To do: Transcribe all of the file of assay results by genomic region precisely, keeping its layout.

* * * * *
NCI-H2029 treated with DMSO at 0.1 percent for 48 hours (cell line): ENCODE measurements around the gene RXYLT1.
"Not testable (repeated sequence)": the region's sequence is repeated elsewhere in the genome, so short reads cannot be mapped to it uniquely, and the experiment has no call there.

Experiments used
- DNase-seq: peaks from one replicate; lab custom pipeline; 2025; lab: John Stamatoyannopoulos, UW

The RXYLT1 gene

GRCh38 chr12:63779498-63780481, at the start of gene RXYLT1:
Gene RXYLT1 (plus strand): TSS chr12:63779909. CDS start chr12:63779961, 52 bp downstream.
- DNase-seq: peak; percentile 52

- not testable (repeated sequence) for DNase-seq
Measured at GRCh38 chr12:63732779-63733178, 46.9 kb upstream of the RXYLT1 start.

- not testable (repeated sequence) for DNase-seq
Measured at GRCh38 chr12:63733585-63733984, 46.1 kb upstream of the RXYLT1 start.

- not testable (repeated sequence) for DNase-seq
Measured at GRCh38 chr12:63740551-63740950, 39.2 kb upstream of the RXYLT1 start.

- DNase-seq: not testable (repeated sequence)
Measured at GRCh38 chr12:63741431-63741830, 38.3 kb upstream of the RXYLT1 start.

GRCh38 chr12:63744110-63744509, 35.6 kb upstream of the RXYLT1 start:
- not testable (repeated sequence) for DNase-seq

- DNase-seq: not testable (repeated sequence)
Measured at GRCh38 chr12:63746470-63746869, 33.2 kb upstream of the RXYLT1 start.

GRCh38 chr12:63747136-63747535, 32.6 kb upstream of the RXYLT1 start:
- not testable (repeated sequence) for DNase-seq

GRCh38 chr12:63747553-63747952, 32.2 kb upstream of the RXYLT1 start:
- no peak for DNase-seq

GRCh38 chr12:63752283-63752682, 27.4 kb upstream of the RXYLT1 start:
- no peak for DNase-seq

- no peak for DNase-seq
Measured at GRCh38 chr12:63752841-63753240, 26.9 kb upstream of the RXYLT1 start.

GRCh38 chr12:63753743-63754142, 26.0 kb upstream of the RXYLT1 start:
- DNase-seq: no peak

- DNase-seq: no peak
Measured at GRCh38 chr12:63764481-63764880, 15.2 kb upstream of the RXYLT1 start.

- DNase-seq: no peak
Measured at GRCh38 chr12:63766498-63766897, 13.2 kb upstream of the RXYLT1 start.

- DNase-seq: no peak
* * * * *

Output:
NCI-H2029 treated with DMSO at 0.1 percent for 48 hours (cell line): ENCODE measurements around the gene RXYLT1.
"Not testable (repeated sequence)": the region's sequence is repeated elsewhere in the genome, so short reads cannot be mapped to it uniquely, and the experiment has no call there.

Experiments used
- DNase-seq: peaks from one replicate; lab custom pipeline; 2025; lab: John Stamatoyannopoulos, UW

The RXYLT1 gene

GRCh38 chr12:63779498-63780481, at the start of gene RXYLT1:
Gene RXYLT1 (plus strand): TSS chr12:63779909. CDS start chr12:63779961, 52 bp downstream.
- DNase-seq: peak; percentile 52

- not testable (repeated sequence) for DNase-seq
Measured at GRCh38 chr12:63732779-63733178, 46.9 kb upstream of the RXYLT1 start.

- not testable (repeated sequence) for DNase-seq
Measured at GRCh38 chr12:63733585-63733984, 46.1 kb upstream of the RXYLT1 start.

- not testable (repeated sequence) for DNase-seq
Measured at GRCh38 chr12:63740551-63740950, 39.2 kb upstream of the RXYLT1 start.

- DNase-seq: not testable (repeated sequence)
Measured at GRCh38 chr12:63741431-63741830, 38.3 kb upstream of the RXYLT1 start.

GRCh38 chr12:63744110-63744509, 35.6 kb upstream of the RXYLT1 start:
- not testable (repeated sequence) for DNase-seq

- DNase-seq: not testable (repeated sequence)
Measured at GRCh38 chr12:63746470-63746869, 33.2 kb upstream of the RXYLT1 start.

GRCh38 chr12:63747136-63747535, 32.6 kb upstream of the RXYLT1 start:
- not testable (repeated sequence) for DNase-seq

GRCh38 chr12:63747553-63747952, 32.2 kb upstream of the RXYLT1 start:
- no peak for DNase-seq

GRCh38 chr12:63752283-63752682, 27.4 kb upstream of the RXYLT1 start:
- no peak for DNase-seq

- no peak for DNase-seq
Measured at GRCh38 chr12:63752841-63753240, 26.9 kb upstream of the RXYLT1 start.

GRCh38 chr12:63753743-63754142, 26.0 kb upstream of the RXYLT1 start:
- DNase-seq: no peak

- DNase-seq: no peak
Measured at GRCh38 chr12:63764481-63764880, 15.2 kb upstream of the RXYLT1 start.

- DNase-seq: no peak
Measured at GRCh38 chr12:63766498-63766897, 13.2 kb upstream of the RXYLT1 start.

- DNase-seq: no peak